Baxter water flows once again – Brainerd Dispatch
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Baxter water flows once again – Brainerd Dispatch

BAXTER — In January of 2021, the Baxter Water Treatment Plant closed for what was supposed to be a week of repairs.

Flash forward a year, and the plant is still offline. What started as a repair turned into the discovery of a catastrophic filtration failure. Baxter activated its water interconnect building and began purchasing water from Brainerd Public Utilities to offset filtration failures in its water treatment plant.

The plant was closed down in

early 2021 to address media failure

in three of the four filter caps — the permeable barrier that constrains the media and allows the water to pass through.

The catastrophic failure, combined with the summer influx of residents and visitors and a dry season with little rain and hot temperatures, put a strain on the city’s water supply. The drought was having cities all over the state looking at watering bans. On June 9, the Baxter City Council met in an

emergency meeting and implemented watering restrictions

. Brainerd would later do the same. Baxter’s water restrictions were in place through Labor Day.

Those restrictions were followed by leak after leak as staff worked to repair the plant, presenting a “head-scratching and concerning problem.”

It could be described as Murphy’s law in action: If something could go wrong, it did.

However, starting Monday, April 25, Baxter’s water problems will hopefully be over when the city’s water treatment plant is scheduled to start back up after undergoing a complete overhaul.

“In all honesty, we’re relieved and excited, all in the same breath,” said Baxter’s City Administrator Brad Chapulis, in an interview with the Dispatch. “You know, we’re thankful that we were able to get back up and running and producing the quality of water that Baxter residents and businesses have been accustomed to over the years.”

A cut-out display of the filter material

A cut-out display of the filter material in Baxter’s reconstructed water plant Monday, April 18.

Tim Speier / Brainerd Dispatch

Baxter’s Streets and Utilities Supervisor Brian Berent has been working to bring the Baxter Water Treatment Plant back online before the influx of people this summer.

“So the filter system that’s in here is an all-natural gravel system now, where before it was a plastic underdrain system, basically like putting together … Legos with a synthetic gravel plate on top of it,” Berent said. “The natural gravel system that has been put in, we’ll call it the tried and true system. That type of system has been around for years and it’s fully replaceable, you can dig down with a shovel and do something if you need to.”

Other improvements to the facility include additional inspection and maintenance ports. These improvements will potentially cut down on the cost of maintenance to the system as parts of the new system are easier to access and inspect. Easier access will allow for a less time-consuming process to complete the annual inspections of the system.

As part of switching Baxter off Brainerd’s water system Monday, the city will be checking and flushing its fire hydrants to help expedite the transition. With the switch over, Baxter residents may notice a discoloration during the transition period because of the different treatment processes each city uses as Baxter’s water mixes with Brainerd’s water.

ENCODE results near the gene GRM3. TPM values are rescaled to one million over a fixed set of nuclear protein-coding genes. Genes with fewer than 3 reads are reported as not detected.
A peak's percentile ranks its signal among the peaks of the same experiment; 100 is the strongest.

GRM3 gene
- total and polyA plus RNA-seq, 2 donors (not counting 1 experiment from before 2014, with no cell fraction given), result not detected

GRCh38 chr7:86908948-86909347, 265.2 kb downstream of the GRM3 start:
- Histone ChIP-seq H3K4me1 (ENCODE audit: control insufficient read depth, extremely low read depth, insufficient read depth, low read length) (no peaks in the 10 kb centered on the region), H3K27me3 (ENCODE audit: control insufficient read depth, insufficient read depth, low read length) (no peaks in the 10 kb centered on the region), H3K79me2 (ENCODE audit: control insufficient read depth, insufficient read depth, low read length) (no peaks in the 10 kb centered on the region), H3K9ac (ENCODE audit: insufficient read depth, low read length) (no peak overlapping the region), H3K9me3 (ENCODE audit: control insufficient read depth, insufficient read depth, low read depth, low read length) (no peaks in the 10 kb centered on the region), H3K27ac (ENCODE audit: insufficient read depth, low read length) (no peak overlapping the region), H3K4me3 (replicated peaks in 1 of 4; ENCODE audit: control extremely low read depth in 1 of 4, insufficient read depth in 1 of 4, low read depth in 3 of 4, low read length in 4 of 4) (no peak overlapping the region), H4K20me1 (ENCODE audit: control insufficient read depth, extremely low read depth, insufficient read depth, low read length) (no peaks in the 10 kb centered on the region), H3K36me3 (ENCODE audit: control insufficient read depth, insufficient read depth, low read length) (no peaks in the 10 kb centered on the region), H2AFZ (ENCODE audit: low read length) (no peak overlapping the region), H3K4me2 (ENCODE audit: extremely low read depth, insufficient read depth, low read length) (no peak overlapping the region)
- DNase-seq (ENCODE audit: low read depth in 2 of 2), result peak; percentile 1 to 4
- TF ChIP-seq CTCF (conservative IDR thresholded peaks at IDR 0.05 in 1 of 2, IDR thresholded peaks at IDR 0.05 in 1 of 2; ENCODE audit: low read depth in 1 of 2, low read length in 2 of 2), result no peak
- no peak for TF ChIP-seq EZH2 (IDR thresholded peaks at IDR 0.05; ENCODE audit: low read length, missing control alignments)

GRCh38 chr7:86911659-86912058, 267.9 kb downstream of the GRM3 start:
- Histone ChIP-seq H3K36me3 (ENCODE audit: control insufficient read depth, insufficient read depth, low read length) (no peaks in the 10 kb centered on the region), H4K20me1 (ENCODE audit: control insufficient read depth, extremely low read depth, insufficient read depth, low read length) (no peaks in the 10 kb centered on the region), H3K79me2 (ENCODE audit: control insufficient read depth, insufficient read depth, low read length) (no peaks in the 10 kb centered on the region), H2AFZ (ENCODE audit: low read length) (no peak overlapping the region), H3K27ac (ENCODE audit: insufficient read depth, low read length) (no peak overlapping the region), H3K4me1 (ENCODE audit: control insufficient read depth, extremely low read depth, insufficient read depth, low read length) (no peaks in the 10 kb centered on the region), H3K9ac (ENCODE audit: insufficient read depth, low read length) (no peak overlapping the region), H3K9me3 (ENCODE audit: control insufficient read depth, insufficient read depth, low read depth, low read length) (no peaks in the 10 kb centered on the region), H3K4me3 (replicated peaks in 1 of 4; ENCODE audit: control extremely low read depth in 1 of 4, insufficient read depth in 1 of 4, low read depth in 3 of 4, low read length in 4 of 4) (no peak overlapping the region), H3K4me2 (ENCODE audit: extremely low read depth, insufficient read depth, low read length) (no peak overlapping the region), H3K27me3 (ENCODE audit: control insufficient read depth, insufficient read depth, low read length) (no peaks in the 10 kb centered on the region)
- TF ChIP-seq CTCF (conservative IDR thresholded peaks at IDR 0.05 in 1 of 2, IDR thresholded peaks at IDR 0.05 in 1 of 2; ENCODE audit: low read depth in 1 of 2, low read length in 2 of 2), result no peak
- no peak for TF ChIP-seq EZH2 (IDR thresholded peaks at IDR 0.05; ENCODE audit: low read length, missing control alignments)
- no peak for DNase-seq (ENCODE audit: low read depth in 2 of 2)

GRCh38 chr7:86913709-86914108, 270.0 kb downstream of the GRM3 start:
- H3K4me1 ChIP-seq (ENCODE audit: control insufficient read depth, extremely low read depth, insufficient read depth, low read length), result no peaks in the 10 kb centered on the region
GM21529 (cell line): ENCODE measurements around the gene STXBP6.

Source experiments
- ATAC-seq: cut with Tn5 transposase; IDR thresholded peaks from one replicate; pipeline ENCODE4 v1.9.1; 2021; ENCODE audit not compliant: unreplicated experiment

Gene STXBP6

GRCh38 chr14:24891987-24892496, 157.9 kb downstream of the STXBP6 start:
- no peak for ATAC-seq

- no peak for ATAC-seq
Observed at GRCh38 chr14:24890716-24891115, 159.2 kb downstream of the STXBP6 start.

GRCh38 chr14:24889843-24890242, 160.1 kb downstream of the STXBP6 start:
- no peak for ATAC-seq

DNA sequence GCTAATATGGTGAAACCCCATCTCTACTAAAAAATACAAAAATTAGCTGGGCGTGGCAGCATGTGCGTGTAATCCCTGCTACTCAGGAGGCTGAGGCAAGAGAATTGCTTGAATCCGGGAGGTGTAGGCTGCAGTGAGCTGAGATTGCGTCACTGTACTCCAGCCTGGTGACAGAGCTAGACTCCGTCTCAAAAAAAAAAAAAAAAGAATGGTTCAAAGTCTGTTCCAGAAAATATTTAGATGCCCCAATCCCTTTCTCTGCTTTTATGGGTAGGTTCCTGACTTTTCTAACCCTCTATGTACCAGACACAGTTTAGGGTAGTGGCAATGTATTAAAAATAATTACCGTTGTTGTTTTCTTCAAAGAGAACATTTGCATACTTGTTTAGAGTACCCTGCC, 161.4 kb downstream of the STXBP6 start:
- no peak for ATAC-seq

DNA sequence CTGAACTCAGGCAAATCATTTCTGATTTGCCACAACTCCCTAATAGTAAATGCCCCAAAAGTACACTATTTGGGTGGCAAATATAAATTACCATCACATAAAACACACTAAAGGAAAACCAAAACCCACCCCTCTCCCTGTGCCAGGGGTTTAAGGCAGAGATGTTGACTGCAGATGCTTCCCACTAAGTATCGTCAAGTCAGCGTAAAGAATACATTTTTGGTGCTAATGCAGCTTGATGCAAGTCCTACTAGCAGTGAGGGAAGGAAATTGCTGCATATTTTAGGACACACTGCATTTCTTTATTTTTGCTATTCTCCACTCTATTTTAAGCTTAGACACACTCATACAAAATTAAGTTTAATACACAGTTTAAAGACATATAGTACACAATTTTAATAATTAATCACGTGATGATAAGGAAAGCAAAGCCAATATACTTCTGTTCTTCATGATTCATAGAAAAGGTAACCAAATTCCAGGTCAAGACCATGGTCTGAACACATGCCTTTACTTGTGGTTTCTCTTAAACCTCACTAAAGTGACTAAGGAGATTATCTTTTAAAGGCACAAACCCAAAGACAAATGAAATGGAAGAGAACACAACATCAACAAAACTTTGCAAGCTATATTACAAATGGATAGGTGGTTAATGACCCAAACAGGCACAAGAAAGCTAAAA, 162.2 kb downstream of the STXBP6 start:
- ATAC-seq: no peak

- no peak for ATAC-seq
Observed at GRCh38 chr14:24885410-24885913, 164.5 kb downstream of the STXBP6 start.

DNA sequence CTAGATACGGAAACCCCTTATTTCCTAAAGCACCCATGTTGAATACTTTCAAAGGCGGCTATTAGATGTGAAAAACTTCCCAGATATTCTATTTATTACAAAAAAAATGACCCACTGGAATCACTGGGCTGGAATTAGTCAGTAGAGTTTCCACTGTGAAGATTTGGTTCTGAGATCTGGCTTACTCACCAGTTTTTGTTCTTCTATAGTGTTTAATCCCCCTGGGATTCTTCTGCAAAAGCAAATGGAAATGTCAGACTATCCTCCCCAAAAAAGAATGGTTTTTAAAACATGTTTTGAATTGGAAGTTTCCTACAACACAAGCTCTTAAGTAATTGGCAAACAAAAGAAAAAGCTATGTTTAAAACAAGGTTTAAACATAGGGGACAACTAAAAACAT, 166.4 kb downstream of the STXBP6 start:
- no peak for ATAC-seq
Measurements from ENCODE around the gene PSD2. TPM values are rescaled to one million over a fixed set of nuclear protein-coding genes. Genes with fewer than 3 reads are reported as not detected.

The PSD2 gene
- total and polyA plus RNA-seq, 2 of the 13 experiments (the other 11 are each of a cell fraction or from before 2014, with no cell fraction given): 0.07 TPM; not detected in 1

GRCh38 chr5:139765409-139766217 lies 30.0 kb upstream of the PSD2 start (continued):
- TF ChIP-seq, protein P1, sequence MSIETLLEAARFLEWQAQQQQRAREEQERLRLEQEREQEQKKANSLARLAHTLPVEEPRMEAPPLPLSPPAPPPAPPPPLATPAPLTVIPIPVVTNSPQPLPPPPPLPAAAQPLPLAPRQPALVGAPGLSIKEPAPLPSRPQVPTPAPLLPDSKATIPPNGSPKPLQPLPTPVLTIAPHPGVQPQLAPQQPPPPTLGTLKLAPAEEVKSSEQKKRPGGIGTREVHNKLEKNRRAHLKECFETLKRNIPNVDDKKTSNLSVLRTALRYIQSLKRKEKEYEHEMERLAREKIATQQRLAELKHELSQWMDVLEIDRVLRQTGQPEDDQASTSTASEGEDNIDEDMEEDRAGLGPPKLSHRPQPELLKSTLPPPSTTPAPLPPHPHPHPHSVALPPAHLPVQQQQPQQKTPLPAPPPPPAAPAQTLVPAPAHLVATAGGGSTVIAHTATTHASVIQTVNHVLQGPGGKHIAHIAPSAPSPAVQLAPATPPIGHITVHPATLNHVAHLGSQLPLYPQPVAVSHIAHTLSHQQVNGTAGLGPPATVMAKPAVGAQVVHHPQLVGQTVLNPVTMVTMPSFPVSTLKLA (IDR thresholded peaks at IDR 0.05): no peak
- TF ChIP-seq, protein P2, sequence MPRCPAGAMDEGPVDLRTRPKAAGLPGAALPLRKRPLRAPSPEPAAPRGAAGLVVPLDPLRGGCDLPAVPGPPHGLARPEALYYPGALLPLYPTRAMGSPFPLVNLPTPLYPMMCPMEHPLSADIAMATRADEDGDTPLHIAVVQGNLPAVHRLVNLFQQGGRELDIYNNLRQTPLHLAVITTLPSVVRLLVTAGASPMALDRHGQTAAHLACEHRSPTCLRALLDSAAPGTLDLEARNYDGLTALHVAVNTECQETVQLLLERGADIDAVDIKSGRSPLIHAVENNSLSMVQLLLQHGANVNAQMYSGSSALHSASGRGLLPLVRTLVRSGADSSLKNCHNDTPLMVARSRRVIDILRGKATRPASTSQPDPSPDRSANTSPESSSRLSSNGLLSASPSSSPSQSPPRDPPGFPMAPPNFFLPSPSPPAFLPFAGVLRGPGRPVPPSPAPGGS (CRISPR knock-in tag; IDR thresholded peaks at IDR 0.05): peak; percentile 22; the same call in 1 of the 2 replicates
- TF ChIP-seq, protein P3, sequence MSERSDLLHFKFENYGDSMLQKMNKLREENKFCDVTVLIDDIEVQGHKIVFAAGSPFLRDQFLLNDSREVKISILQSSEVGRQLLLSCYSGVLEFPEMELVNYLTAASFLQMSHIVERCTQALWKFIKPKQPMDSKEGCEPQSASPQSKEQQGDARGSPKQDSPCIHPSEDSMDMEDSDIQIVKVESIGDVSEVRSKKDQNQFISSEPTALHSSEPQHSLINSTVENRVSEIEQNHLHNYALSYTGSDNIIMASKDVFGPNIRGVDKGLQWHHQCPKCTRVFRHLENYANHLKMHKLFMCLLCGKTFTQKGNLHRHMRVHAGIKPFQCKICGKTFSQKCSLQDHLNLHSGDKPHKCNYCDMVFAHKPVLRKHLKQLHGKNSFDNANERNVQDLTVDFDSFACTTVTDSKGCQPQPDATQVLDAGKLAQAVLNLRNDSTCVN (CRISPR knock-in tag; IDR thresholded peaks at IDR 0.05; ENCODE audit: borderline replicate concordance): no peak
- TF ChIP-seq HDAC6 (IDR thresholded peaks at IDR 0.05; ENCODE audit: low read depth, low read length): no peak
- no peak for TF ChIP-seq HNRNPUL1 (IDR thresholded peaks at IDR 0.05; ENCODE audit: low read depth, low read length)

According to the public service announcement, Baxter’s water has been tested and meets the Minnesota Department of Health requirements for drinkable water.

Rated to provide up to 5 million gallons of filtered water a day, the treatment plant filters around 700,000 to 800,000 gallons a day during the winter period and during peak summertime usage, is around 2.2 to 2.5 million gallons a day.

The new system is made up of layers of gravel, sand and anthracite to filter the water. Anthracite, a type of coal, cleans up iron and is one of the topmost layers. Greensand is used to remove and filter manganese, soluble iron, hydrogen sulfide, arsenic, and radium from water supplies. The garnet layer is a chemically inert and non-metallic mineral that has a high specific gravity, as well as its chemical and abrasive resistance, and is used as filter media. The final layer is made up of gravel and is used to keep the filter media in place.

An aeration pipe runs through the media layer to inject air into the media during a backwash to break up the trapped particles in the filter.

Top view of the water filters

A view of Baxter’s Water Treatment Plant filters #2 and #3 on Monday, April 18, inside of the public works building.

Steve Kohls / Brainerd Dispatch

With the reconstruction of the plant being completed, the final assessed budget will be brought before the council, as it was tabled in a

special joint meeting

between the council and the city’s Utilities Commission in March after additional leaks were found hours before the meeting took place.

During the meeting, Public Works Director Trevor Walter said things come up with a project of this magnitude and the project is about $30,000 over budget now and is expected to be about $50,000 over budget when completed. The project budget is currently about $2.2 million.

Looking to reduce costs to local residents associated with repairs and upgrades to Baxter’s water treatment plant, the council voted to

allocate $700,000

of its American Rescue Plan Act funding to the project at the beginning of April.

If residents have water chemistry questions or concerns, they are encouraged to contact the Streets and Utilities supervisor at 218-454-5116.

TIM SPEIER, staff writer, can be reached on Twitter

@timmy2thyme

, call 218-855-5859 or email

[email protected]

.